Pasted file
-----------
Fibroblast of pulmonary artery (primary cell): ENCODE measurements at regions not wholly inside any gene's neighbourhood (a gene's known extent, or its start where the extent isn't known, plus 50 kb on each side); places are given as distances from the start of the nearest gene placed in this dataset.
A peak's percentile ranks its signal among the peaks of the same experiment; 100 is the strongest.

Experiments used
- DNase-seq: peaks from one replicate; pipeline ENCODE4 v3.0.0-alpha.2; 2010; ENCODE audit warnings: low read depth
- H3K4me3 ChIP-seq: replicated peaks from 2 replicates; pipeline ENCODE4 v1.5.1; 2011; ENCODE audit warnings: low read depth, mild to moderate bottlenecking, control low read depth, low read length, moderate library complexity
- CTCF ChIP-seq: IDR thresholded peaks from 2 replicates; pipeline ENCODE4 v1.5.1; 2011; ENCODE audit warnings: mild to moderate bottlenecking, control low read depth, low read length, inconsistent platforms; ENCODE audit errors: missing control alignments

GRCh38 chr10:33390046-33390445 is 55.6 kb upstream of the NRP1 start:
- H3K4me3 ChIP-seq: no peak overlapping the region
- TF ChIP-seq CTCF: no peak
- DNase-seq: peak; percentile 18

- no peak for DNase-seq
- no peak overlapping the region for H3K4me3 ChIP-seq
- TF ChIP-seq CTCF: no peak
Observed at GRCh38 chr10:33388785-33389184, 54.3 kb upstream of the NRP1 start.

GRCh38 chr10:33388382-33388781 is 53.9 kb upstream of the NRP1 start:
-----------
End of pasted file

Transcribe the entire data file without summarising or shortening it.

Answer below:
Fibroblast of pulmonary artery (primary cell): ENCODE measurements at regions not wholly inside any gene's neighbourhood (a gene's known extent, or its start where the extent isn't known, plus 50 kb on each side); places are given as distances from the start of the nearest gene placed in this dataset.
A peak's percentile ranks its signal among the peaks of the same experiment; 100 is the strongest.

Experiments used
- DNase-seq: peaks from one replicate; pipeline ENCODE4 v3.0.0-alpha.2; 2010; ENCODE audit warnings: low read depth
- H3K4me3 ChIP-seq: replicated peaks from 2 replicates; pipeline ENCODE4 v1.5.1; 2011; ENCODE audit warnings: low read depth, mild to moderate bottlenecking, control low read depth, low read length, moderate library complexity
- CTCF ChIP-seq: IDR thresholded peaks from 2 replicates; pipeline ENCODE4 v1.5.1; 2011; ENCODE audit warnings: mild to moderate bottlenecking, control low read depth, low read length, inconsistent platforms; ENCODE audit errors: missing control alignments

GRCh38 chr10:33390046-33390445 is 55.6 kb upstream of the NRP1 start:
- H3K4me3 ChIP-seq: no peak overlapping the region
- TF ChIP-seq CTCF: no peak
- DNase-seq: peak; percentile 18

- no peak for DNase-seq
- no peak overlapping the region for H3K4me3 ChIP-seq
- TF ChIP-seq CTCF: no peak
Observed at GRCh38 chr10:33388785-33389184, 54.3 kb upstream of the NRP1 start.

GRCh38 chr10:33388382-33388781 is 53.9 kb upstream of the NRP1 start: